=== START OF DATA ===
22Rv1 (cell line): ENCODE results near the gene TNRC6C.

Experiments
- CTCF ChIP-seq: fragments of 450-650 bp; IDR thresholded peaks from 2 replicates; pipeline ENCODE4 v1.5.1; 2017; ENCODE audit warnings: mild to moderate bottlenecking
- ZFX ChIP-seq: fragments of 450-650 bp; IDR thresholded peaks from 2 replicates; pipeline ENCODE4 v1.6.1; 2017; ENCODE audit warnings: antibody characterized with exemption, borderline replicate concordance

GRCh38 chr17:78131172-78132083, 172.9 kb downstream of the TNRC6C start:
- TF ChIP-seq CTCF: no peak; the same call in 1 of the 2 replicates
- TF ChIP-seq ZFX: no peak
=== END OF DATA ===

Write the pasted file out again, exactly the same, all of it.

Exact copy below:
22Rv1 (cell line): ENCODE results near the gene TNRC6C.

Experiments
- CTCF ChIP-seq: fragments of 450-650 bp; IDR thresholded peaks from 2 replicates; pipeline ENCODE4 v1.5.1; 2017; ENCODE audit warnings: mild to moderate bottlenecking
- ZFX ChIP-seq: fragments of 450-650 bp; IDR thresholded peaks from 2 replicates; pipeline ENCODE4 v1.6.1; 2017; ENCODE audit warnings: antibody characterized with exemption, borderline replicate concordance

GRCh38 chr17:78131172-78132083, 172.9 kb downstream of the TNRC6C start:
- TF ChIP-seq CTCF: no peak; the same call in 1 of the 2 replicates
- TF ChIP-seq ZFX: no peak